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Value of computed tomography findings in differentiating between intraosseous malignant tumors and osteomyelitis of the mandible affecting the masticator space
Yasushi Hariya, DDS,a Kenji Yuasa, DDS, PhD,b Eiji Nakayama, DDS, PhD,c Toshiyuki Kawazu, DDS,d Kazutoshi Okamura, DDS, PhD,d and Shigenobu Kanda, DDS, PhD,e Sapporo and Fukuoka Japan

Objectives. We sought to evaluate the diagnostic efficacy of computed tomography (CT) images in the differentiation between intraosseous malignant tumors and osteomyelitis spreading into the masticator space. Study design. A retrospective evaluation was carried out by using CT images from 12 patients with intraosseous malignant tumors and 9 patients with osteomyelitisinvolving the masticator space and accompanying mandibular bone destruction. The following CT observations are discussed: (1) bone destruction pattern subdivided into spotty, gross, or permeative; (2) cortical bone expansion; (3) diffuse osteosclerotic changes; (4) periosteal reaction; (5) masticator muscle involvement; (6) enlargement of the facial muscle; and (7) attenuation in the subcutaneous adiposetissue. Results. The pattern of permeative bone destruction, cortical bone expansion, and the enlargement of both the masseter and medial pterygoid muscles were all observed in patients with malignant tumors. In contrast, diffuse sclerotic change and a periosteal reaction were significant observations in patients with osteomyelitis. Conclusion. The efficacy of CT in establishing a differentialdiagnosis of malignant tumors or osteomyelitis is supported by this study. (Oral Surg Oral Med Oral Pathol Oral Radiol Endod 2003;95:503-9)

Both odontogenic infections and malignant tumors of the oral cavity may spread into the masticator space (MS), resulting in enlargement of the masticator muscles.1,2 The MS is a distinct deep facial region that is bounded by superficial layers of the deepcervical fascia. It consists of the ramus and posterior body of the mandible and the masseter, the medial pterygoid, the lateral pterygoid, and the temporalis muscles. The fascia provides a barrier against the spread of infection and tumors.3 The border of the MS adjoins the buccal space anteriorly, the parotid space posteriorly, the sublingual and submandibular spaces inferiorly, and the parapharyngealspace medially.4 The mandible is the central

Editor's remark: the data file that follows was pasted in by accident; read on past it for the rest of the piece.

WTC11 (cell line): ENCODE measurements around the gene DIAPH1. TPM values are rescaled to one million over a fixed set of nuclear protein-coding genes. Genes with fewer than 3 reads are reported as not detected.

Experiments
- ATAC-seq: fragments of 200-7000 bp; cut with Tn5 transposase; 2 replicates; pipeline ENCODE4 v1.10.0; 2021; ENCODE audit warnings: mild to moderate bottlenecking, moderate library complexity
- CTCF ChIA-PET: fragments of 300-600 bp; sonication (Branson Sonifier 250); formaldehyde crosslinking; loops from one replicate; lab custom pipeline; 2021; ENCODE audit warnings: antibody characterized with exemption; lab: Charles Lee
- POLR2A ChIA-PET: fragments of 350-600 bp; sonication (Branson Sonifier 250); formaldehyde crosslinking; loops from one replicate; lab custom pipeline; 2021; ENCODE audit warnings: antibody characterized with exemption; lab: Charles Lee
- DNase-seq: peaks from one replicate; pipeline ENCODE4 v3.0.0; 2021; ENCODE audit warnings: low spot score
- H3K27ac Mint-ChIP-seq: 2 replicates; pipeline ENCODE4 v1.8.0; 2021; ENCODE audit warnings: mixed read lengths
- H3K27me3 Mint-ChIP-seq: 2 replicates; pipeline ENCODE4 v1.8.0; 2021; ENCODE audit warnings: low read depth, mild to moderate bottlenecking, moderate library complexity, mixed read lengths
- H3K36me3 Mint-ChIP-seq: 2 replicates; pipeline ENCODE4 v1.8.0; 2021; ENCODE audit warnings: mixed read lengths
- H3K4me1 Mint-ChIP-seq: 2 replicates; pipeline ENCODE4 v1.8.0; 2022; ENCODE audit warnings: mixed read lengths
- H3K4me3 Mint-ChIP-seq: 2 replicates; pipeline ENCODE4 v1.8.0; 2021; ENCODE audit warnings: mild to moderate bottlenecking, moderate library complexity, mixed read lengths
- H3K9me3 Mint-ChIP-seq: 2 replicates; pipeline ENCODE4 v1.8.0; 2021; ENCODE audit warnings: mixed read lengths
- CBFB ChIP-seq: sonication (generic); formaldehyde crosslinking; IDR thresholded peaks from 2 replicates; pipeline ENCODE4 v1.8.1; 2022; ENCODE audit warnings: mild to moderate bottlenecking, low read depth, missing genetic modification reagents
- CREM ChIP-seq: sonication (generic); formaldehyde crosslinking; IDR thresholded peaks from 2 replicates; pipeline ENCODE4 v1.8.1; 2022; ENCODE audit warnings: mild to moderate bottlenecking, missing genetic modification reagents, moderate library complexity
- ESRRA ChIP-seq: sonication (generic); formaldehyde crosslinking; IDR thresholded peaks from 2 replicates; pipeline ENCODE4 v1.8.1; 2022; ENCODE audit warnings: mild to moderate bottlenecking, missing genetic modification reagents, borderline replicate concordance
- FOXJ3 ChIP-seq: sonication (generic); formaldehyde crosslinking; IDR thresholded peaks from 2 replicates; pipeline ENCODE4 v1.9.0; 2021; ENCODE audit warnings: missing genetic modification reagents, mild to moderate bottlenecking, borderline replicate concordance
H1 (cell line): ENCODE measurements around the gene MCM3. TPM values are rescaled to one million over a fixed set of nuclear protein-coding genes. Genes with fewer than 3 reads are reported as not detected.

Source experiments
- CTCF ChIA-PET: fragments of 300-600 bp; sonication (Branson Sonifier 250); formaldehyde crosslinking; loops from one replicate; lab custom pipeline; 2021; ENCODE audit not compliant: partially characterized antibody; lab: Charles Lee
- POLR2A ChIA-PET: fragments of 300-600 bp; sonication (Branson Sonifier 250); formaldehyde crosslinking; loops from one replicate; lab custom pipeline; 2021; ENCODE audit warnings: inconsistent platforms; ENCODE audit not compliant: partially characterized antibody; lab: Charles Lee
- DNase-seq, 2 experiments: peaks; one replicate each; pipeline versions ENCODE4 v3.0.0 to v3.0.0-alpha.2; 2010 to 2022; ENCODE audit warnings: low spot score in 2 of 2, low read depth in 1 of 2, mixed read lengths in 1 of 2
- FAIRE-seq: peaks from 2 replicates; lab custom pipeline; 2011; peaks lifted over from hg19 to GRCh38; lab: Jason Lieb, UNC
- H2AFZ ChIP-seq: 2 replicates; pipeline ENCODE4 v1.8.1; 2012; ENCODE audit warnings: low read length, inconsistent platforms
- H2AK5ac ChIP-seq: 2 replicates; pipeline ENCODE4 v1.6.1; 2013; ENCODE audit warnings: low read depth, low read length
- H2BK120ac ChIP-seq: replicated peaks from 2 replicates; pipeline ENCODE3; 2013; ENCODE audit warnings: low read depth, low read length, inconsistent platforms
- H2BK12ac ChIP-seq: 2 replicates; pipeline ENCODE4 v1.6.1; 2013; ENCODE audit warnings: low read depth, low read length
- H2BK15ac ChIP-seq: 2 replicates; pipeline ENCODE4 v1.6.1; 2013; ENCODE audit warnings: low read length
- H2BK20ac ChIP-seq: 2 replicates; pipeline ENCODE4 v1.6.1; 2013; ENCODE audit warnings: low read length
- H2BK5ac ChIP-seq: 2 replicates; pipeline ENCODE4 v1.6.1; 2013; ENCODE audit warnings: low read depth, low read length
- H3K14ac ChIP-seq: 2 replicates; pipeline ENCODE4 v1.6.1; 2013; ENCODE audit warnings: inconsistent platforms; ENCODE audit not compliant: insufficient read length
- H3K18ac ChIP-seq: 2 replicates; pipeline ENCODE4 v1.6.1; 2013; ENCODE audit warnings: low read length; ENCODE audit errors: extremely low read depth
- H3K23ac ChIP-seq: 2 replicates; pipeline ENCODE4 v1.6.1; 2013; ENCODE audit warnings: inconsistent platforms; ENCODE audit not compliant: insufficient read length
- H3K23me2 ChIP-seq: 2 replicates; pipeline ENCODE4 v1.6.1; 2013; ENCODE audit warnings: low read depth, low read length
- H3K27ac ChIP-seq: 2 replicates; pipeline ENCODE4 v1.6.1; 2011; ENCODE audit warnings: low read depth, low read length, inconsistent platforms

Resident, Department of Oral Surgery, Sapporo Medical University School of Medicine, Sapporo, Japan. b Professor, Department of Diagnostics and General Care, Fukuoka Dental College, Fukuoka, Japan. c Assistant Professor, Department of Oral and Maxillofacial Radiology, Faculty of Dental Science, Kyushu University, Fukuoka, Japan. d Instructor,Department of Oral and Maxillofacial Radiology, Faculty of Dental Science, Kyushu University, Fukuoka, Japan. e Professor and Chairman, Department of Oral and Maxillofacial Radiology, Faculty of Dental Science, Kyushu University, Fukuoka, Japan. Received for publication Aug 3, 2000; returned for revision Sep 17, 2000; accepted for publication Oct 2, 2002. © 2003, Mosby, Inc. All rights reserved.1079-2104/2003/$30.00 0 doi:10.1067/moe.2003.134

structure of the MS, which is divided into medial and lateral compartments. Computed tomography (CT) easily reveals the anatomy of the MS and the extension of the lesion.1,2 However, primary intraosseous malignant tumors of the mandible resemble inflammation associated with mandibular bone destruction in both the clinical symptoms and radiographicfindings.5,6 Therefore, it may be difficult to differentiate between intraosseous malignant tumors and osteomyelitis with bone destruction of the mandible spreading into the MS as demonstrated clinically and on CT images. Ida et al7 reported that the pattern of periosteal reaction on the computed tomographs in combination with the pattern of cortical destruction are an indicator of the invasiveness...
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